Monday, December 19, 2011

Does your workplace fight multitasking with "attention blindness"?

"People using Facebook and social media at work worry that they're wasting time but studies have shown they're actually more productive....boredom is the most unproductive state we as people face." - Cathy Davidson

Davidson is author of Now You See It, How the Brain Science of Attention will Transform the way we Live, Work, and Learn and served from 1998 until 2006 as the first Vice Provost for Interdisciplinary Studies at Duke University, where she worked with faculty to help create many programs, including the Center for Cognitive Neuroscience and the program in Information Science + Information Studies (ISIS). She is the co-founder of Humanities, Arts, Science, and Technology Advanced Collaboratory, HASTAC ("haystack"), a network of innovators dedicated to new forms of learning for the digital age. She is also co-director of the $2 million annual HASTAC/John D. and Catherine T. MacArthur Foundation.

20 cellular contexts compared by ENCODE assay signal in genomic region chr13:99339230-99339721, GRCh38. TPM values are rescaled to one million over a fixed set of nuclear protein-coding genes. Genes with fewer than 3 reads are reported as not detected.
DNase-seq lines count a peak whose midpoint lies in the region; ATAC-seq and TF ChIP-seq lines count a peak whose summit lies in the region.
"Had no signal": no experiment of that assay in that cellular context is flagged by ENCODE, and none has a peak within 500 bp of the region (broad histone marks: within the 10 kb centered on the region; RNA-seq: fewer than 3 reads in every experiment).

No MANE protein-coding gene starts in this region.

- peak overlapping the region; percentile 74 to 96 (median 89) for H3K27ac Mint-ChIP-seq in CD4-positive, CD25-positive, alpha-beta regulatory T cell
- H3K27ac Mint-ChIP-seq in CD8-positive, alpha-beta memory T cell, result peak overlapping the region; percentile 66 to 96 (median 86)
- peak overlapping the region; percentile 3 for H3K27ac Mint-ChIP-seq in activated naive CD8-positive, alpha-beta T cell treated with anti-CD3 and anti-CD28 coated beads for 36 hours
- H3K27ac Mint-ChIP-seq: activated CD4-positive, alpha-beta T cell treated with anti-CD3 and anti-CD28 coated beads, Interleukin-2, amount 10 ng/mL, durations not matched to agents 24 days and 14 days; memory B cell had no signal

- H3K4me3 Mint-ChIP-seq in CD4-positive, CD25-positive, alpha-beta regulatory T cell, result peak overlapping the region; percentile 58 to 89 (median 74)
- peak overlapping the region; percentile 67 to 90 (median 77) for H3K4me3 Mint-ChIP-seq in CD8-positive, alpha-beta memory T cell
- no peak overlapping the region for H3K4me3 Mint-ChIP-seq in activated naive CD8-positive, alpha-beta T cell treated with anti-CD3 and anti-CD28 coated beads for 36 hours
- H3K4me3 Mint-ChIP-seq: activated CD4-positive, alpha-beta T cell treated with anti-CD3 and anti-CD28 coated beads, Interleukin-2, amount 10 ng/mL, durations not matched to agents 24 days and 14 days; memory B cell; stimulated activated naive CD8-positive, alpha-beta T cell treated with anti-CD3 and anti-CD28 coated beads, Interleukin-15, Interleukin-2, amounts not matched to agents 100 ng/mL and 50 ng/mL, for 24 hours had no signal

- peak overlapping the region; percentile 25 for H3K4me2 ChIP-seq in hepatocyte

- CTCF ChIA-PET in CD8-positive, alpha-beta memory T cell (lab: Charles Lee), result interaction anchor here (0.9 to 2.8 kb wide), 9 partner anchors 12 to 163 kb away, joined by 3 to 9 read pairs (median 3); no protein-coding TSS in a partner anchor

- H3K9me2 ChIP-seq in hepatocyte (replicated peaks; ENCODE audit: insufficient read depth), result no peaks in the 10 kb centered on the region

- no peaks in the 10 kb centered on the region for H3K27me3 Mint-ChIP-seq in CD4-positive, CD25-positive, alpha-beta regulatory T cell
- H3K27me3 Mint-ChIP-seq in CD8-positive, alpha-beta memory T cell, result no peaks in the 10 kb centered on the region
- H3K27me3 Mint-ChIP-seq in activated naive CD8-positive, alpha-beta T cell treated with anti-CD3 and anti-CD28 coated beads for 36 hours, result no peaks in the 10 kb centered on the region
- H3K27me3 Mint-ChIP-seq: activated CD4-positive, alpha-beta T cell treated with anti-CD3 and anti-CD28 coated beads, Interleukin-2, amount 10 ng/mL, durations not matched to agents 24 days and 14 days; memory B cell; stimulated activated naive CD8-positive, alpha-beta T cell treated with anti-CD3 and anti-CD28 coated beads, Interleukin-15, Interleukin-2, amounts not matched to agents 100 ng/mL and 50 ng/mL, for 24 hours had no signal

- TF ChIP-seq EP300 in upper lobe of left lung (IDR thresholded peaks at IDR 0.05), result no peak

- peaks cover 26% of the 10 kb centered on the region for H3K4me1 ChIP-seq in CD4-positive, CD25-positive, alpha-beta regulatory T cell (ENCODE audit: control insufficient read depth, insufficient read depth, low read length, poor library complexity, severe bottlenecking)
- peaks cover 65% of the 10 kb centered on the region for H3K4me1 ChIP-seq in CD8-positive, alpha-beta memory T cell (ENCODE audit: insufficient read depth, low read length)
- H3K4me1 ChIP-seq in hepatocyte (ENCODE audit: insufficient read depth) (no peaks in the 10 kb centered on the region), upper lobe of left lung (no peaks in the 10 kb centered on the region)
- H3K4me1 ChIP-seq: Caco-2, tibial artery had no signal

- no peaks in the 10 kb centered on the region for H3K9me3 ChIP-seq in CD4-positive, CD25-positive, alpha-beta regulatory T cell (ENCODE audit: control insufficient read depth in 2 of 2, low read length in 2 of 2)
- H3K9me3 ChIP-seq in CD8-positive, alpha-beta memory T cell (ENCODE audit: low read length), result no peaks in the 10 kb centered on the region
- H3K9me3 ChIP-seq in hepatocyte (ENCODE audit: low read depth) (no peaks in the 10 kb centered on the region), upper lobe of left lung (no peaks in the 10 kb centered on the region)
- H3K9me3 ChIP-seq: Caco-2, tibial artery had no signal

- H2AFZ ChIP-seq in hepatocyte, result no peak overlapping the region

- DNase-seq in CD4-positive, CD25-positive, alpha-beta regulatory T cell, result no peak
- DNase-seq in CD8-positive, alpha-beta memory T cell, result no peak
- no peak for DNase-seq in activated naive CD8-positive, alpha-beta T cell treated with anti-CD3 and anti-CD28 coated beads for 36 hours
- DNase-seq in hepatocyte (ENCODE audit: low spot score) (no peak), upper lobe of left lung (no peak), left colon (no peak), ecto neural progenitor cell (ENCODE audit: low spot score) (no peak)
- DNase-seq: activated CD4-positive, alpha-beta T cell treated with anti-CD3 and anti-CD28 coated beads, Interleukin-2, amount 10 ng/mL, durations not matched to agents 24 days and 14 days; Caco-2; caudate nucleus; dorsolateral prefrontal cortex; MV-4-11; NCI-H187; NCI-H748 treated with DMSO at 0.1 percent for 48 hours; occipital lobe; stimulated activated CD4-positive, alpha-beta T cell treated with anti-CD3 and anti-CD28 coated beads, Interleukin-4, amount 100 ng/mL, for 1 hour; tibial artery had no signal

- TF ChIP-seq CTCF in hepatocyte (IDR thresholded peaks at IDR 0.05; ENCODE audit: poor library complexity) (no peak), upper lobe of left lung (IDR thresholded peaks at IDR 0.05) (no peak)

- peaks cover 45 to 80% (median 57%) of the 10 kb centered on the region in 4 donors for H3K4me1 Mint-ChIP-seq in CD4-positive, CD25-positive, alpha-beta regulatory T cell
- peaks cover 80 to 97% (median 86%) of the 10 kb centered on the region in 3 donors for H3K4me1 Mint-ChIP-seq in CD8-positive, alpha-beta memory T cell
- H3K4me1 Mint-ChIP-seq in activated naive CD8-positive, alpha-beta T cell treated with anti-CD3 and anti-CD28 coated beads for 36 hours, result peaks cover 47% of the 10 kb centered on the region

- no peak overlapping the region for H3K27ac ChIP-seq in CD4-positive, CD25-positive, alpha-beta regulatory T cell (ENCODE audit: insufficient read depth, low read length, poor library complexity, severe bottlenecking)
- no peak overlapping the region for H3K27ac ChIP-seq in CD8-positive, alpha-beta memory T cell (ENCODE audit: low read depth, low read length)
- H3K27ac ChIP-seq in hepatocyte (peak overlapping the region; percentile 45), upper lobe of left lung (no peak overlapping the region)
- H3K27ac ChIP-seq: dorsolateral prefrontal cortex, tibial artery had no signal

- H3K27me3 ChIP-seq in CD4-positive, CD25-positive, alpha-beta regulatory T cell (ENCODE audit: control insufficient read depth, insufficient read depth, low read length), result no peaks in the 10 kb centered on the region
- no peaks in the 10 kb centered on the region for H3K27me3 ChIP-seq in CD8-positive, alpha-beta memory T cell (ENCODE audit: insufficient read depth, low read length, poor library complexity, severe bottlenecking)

In this Harvard Business Review HBR IdeaCast, Davidson discusses "The Myth of Monotasking" or the idea that multitasking and social media technology are destroying our brains. She is against the idea of techno-determination or that technology will make you either smart or dumb. Her work is in part about how the brain works and how to make the tools of our age work for us.

When interviewer Sara Green relates that current Harvard students won't read a full length book, Davidson offers results of a study indicating that 15 year olds today read more books per year than their parents did or do today. Kids today are reading books written for the digital age and publishers have figured this out. Adults may think young adult literature is too fast paced and ambiguous but young people are just reading in a different way and the classics really are boring to them.

For 150 years, the modern, industrial form of work has been a production line system with linear processes and quotas that has pervaded our workplaces and schools. Davidson's podcast and writings are very thought provoking and suggest that workplace productivity today may be more like "working on a farm than on an assembly line".

1 comment: